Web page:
1st May: at Pellaro, a poacher who had been firing from the beach is arrested for concealing the gun in his possession.
2nd May: In the Comune di San Roberto a poacher is caught in possession of an injured Honey Buzzard. Charged.
10th May: Again in San Roberto, another poacher is charged. On this occasion, cartridges and a gun hidden in a pipe underground were uncovered.
16th May: In Catona, two men laying bird traps were found with prepared traps and an injured Honey Buzzard.
This year has seen the LIPU anti-poaching camp involved in arrests, charges and confiscation. Poaching has become active again in Calabria. It cannot be compared to what went on in the 80s and 90s, but it is on the rise, as we have witnessed during operations in the area. The reasons for this increase are to be found, especially, in the various proposals for the liberalization of hunting, and in other dispensations emanating from the powers-that-be. The regulation approved by the Calabria Regional Authority was particularly relevant, until, that is, its powers were overturned by the TAR (Appeals Court) following representations from the WWF and LIPU. It was the cause of a great deal of poaching, and the State Forest Rangers brought numerous charges. The damage done was limited only by the professionalism and dedication shown by the Anti-poaching Section of the State Forest Rangers, who, on this occasion, dealt a severe blow to the poachers. Charges increased fourfold despite a progressive reduction in manpower that has occurred in recent years: 26 men in 2004; 40 in 2002; over 50 in 1995.
There is an urgent need to intensify operations. We should never fool ourselves that poaching has been defeated. Pressure must be brought to bear to ensure that the Forest Rangers are strengthened, both numerically and by providing them with the equipment they require. If these aims are fulfilled, it will be possible to frustrate some of the features of illegal hunting, those that are currently neglected as a result of the decline in manpower. Their professional skills and motivation, which have resulted in the positive outcomes we have witnessed, deserve recognition.
New anti-poaching camps
From the 16th to the 29th September, the LIPU branch in Reggio Calabria is organising a camp for the protection of raptors (Marsh Harriers, Short-toed Eagle, Honey Buzzard) during the post-reproductive migration.
In Sardinia, in collaboration with the LAC, from the 1st until the 7th November 2004, a camp will be set up for the protection of wintering passerines. These birds are slaughtered in their thousands, or else illegally trapped for commercial purposes.
For further information on these projects:
329/4228623 lipure@libero. it www.lipure.3000.it
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WORK IN PROGRESS
An avalanche of signatures
Objective met and surpassed: 157,000 signatures against hunting in the wild, gathered by LIPU in barely 4 months, cannot be ignored. 157,000 Italians, Britons, Americans, Palestinians, Asians and many other nationalities, wanted to testify their own NO to the cancellation of Law 157 of 1992, the only law in Italy that, even in part, protects wildlife. Many famous names are among the signatures, writers, television and show biz personalities, scientists and many others.
LIPU will deliver the signatures to the President of the Republic, the President of the Council, and the Government, to give a further signal against liberalisation of hunting and to block such an untenable initiative.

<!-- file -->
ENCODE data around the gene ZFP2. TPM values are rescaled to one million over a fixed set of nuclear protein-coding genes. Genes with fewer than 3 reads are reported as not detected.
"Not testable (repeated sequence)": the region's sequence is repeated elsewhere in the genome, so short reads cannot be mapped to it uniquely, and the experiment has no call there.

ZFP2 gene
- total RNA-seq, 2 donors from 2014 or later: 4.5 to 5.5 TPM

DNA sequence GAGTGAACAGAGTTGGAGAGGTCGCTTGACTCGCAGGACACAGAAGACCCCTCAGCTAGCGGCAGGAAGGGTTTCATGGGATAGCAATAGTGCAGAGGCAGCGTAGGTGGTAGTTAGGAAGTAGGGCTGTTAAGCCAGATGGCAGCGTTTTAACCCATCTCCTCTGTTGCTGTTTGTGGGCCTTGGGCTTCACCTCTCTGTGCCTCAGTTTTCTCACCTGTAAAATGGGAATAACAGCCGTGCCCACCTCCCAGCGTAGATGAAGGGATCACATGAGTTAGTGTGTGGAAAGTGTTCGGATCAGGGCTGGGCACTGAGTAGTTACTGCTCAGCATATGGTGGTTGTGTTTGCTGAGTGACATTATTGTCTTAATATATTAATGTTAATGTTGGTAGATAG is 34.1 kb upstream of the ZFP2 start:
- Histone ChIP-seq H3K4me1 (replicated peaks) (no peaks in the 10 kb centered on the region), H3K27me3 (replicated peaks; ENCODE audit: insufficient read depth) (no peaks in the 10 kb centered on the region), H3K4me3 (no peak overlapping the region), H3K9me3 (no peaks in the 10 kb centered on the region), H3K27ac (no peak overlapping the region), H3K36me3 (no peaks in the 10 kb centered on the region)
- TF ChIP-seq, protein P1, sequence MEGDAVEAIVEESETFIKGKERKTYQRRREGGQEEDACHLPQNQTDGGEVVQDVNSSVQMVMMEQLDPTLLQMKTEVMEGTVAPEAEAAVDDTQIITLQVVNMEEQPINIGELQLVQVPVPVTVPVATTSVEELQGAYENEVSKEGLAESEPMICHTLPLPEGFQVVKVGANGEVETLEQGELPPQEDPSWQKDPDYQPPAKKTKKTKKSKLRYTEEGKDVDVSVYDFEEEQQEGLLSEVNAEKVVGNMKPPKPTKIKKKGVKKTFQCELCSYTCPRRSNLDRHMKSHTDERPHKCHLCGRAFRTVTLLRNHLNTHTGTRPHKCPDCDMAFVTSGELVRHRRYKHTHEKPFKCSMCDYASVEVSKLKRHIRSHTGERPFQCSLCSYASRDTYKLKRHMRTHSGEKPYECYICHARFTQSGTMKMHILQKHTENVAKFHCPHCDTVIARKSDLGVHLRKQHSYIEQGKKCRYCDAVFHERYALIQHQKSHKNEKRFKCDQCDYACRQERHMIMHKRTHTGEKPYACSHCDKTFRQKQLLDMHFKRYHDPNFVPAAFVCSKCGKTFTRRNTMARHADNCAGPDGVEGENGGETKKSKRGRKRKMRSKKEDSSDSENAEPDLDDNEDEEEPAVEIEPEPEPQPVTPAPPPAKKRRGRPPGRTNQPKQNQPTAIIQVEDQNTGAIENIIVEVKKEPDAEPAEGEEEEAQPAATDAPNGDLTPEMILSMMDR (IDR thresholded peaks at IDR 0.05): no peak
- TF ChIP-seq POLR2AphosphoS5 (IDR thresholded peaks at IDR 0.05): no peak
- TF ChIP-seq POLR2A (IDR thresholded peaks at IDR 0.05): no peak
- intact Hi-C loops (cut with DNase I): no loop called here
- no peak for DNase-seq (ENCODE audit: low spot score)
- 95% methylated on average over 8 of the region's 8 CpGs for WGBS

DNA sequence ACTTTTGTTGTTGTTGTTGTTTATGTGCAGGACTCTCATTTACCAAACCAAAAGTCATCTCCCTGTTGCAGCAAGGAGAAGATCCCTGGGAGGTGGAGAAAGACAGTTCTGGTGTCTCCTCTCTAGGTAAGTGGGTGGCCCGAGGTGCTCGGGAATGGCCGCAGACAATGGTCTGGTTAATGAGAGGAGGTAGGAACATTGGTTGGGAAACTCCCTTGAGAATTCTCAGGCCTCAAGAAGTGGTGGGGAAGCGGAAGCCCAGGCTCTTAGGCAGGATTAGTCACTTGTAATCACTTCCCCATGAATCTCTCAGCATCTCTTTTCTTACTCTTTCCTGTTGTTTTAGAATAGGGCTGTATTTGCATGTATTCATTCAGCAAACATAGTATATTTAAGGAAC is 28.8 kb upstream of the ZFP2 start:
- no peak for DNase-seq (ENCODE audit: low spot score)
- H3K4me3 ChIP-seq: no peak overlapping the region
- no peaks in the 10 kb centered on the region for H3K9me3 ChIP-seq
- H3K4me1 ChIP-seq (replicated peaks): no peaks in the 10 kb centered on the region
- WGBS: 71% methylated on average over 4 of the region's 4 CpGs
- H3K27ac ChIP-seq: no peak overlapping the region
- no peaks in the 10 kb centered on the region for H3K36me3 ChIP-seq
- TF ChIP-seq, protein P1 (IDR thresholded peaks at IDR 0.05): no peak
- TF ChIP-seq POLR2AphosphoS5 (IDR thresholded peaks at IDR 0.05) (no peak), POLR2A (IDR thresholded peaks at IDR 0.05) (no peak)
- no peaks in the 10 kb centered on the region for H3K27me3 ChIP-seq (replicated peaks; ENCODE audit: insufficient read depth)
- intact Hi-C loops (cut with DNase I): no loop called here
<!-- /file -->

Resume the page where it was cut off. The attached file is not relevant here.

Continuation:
What if ? ...
What would happen if 157 were approved? Here are some consequences.
Hunting would be allowed in spring and summer, with grave consequences for the birds during their migration and breeding periods.
The number of species on the hunting list would be increased: very serious, because the number, in view of the data, ought to be reduced.
The parks and nature reserves would become hunting grounds: another very serious result, seeing that the parks are oases of nature conservation and environmental education.
The chief hunting offences would be de-penalised: very grave, because there is already widespread poaching and indiscipline among many hunters.
Roaming to hunt would return; very grave, because hunters would thus range all over Italy and would lose their direct links with the land they shoot on, which, at least in part, guarantees a greater respect for nature.
THE BIRDS DIRECTIVE IN EUROPE
Edited by Andrea Mazza, Press Officer LIPU in collaboration with Ariel Brunner, Rete Natura 2000
"In flight over Europe, 25 years of the Birds Directive" was the title of the conference organised in May by LIPU and the Comune of Parma. A lot of guests came to debate the working, in Europe and in Italy, of the Directive approved in 1979. What has been achieved, and what objectives have still to be pursued? Ali interviewed Joaquim Capitão, the official with responsibility for Environment in Italy and Portugal at the European Commission.
Doctor Capitão, what can we say we have achieved after 25 years of the Birds Directive?
The Birds Directive has improved the conservation of birds and has made the citizens of Member States more aware and informed on these important issues. However there is still much to do, both to protect species and conserve habitats.
Which countries have been most rigorous in applying the Directive?
The Netherlands, particularly in identifying sites for Nature Network 2000. In all the other countries, however, there are various problems to resolve, especially in Italy. We are talking about the identification of sites and their effective management.
Italy was censured last year by the European Court of Justice for failing to designate and manage Zones of Special Protection as required by the Directive.